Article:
Global Oil Market Flashes Warnings as Demand Concerns Spike
The global oil market keeps sending up flares on the outlook for weaker demand. In the latest, a closely-watched gauge of Asian crude consumption tumbled to a seven-month low as surging virus cases in China trigger lockdown-like restrictions in the world’s biggest importer.
The premium of Oman futures over Dubai swaps fell below $1 a barrel on the Dubai Mercantile Exchange on Thursday. It’s plunged about 80% this month.
Oil markets have weakened in November, with a host of widely-watched metrics flashing warning signs and dragging futures prices lower. Among them, the prompt spreads for both Brent crude and leading US grade West Texas Intermediate have dipped into contango, a bearish pricing pattern that indicates ample near-term supply. As the red flags proliferate, Brent futures declined to their cheapest price since January earlier this week.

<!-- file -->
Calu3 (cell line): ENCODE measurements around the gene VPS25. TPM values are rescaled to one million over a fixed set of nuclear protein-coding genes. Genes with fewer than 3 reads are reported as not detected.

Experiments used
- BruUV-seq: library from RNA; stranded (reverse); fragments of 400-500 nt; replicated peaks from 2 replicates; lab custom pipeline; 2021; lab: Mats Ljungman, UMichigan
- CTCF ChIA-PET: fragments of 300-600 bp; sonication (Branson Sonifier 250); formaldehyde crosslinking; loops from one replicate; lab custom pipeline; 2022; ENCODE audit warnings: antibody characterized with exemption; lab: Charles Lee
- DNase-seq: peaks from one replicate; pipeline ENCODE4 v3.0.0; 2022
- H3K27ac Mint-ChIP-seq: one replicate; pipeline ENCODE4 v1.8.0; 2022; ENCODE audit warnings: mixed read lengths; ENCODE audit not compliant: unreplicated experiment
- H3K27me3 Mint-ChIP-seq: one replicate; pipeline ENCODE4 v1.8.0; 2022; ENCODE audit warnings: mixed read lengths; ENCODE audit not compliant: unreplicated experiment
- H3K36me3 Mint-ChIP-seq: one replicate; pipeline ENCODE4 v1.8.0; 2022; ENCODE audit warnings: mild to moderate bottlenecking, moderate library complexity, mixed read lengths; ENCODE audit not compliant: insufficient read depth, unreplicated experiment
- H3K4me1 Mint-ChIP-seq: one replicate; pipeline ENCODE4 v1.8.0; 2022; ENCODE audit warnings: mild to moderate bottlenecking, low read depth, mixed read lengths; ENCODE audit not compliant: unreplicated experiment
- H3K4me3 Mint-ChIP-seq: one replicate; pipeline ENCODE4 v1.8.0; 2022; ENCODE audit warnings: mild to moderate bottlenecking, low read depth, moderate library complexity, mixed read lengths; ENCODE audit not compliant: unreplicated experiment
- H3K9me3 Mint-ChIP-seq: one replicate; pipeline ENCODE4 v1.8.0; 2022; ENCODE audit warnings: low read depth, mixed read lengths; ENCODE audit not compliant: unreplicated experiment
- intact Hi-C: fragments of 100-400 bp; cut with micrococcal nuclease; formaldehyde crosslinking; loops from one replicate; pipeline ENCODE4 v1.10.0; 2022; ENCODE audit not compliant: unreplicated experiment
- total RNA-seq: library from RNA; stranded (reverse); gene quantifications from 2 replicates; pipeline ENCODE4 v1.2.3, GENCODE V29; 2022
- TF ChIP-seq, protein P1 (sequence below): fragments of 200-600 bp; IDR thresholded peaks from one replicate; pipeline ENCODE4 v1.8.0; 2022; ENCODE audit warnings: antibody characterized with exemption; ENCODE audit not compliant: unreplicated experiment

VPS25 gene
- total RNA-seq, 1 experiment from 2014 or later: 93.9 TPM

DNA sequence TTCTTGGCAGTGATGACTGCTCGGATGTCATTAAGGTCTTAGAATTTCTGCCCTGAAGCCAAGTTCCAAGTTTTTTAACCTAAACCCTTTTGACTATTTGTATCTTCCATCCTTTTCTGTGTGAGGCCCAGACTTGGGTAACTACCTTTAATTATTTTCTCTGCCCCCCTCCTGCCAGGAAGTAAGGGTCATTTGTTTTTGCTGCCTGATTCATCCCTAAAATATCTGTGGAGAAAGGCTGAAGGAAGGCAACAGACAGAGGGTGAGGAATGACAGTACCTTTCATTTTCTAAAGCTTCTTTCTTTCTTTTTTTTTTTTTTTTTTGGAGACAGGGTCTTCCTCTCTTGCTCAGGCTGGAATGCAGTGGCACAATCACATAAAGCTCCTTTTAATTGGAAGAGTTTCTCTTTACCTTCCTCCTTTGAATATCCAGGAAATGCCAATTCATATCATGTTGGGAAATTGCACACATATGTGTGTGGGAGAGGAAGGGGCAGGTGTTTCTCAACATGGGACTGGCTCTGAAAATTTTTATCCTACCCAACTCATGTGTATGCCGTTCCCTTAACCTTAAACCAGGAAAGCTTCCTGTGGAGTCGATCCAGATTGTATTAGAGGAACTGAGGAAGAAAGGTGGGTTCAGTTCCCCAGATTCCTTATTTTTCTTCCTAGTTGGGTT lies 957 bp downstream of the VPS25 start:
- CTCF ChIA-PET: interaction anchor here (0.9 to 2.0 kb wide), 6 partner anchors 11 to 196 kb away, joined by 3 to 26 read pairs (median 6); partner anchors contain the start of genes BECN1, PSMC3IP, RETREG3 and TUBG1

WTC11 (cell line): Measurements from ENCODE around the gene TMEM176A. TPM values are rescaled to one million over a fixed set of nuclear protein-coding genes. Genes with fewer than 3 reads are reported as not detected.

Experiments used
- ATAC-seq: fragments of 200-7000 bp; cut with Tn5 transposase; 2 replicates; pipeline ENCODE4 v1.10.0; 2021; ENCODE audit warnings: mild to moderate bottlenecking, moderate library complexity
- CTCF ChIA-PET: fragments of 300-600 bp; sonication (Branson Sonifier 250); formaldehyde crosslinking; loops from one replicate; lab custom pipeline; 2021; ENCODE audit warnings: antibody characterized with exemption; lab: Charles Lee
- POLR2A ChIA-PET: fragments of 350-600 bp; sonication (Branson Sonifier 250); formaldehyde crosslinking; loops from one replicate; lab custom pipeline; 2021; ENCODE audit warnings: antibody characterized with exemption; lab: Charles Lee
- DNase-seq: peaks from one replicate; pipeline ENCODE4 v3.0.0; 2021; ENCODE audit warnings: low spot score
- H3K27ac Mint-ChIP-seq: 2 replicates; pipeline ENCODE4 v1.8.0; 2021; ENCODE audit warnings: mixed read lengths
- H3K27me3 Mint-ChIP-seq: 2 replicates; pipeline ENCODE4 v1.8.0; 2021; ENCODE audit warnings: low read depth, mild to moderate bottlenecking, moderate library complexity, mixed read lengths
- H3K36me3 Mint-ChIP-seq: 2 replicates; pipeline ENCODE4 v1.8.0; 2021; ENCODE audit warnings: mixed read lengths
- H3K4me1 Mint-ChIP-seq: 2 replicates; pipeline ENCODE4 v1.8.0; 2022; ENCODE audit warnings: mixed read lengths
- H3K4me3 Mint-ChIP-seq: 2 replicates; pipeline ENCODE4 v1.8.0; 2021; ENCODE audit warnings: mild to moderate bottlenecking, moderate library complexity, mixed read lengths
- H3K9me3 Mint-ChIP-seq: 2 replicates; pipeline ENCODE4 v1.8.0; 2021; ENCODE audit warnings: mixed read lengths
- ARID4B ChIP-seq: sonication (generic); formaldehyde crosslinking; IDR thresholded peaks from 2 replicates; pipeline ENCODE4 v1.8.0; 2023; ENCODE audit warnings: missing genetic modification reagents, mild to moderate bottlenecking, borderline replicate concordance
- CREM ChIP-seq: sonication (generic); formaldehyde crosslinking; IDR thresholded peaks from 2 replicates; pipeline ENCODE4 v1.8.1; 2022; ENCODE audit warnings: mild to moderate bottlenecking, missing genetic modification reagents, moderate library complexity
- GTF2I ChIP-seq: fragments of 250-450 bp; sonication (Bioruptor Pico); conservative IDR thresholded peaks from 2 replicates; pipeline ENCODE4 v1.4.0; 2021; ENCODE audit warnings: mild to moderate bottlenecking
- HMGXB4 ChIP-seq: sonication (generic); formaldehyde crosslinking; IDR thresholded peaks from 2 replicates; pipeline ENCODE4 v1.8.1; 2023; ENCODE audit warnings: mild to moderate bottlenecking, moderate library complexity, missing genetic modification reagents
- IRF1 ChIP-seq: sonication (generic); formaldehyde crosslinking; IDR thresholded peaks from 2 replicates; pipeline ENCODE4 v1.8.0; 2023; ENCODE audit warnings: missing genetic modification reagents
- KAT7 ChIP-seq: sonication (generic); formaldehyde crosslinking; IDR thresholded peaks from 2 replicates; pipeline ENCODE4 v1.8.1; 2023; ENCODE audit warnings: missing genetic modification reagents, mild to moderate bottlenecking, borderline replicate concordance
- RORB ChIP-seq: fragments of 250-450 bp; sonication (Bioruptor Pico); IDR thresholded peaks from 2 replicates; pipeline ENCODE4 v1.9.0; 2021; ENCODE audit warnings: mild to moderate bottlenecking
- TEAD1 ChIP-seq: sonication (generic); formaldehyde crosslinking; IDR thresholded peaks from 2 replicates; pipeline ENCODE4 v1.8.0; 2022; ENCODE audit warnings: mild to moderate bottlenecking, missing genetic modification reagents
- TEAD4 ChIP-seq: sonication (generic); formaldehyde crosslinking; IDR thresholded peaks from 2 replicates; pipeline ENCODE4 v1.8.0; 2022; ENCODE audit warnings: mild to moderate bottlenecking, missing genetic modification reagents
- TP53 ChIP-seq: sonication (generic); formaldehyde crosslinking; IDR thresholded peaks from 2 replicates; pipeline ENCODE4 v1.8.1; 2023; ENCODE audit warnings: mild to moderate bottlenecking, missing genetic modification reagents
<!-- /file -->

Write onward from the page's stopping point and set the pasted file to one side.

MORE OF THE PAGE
Expectations for a recovery in Chinese oil demand are fading as daily Covid-19 cases have hit record levels, spurring officials to step up containment measures and movement curbs. Amid the challenging backdrop, some Chinese refiners are refraining from buying cargoes of a favored Russian grade, cutting demand just as traders wait for more details on a Group of Seven plan to cap Russian oil alongside European Union sanctions that start on Dec. 5.
“The fact that Dec. 5 is not injecting any premium suggests the market is sanguine there will be no major supply disruption, at least nothing on a sustained basis,” said Vandana Hari, founder of Vanda Insights in Singapore.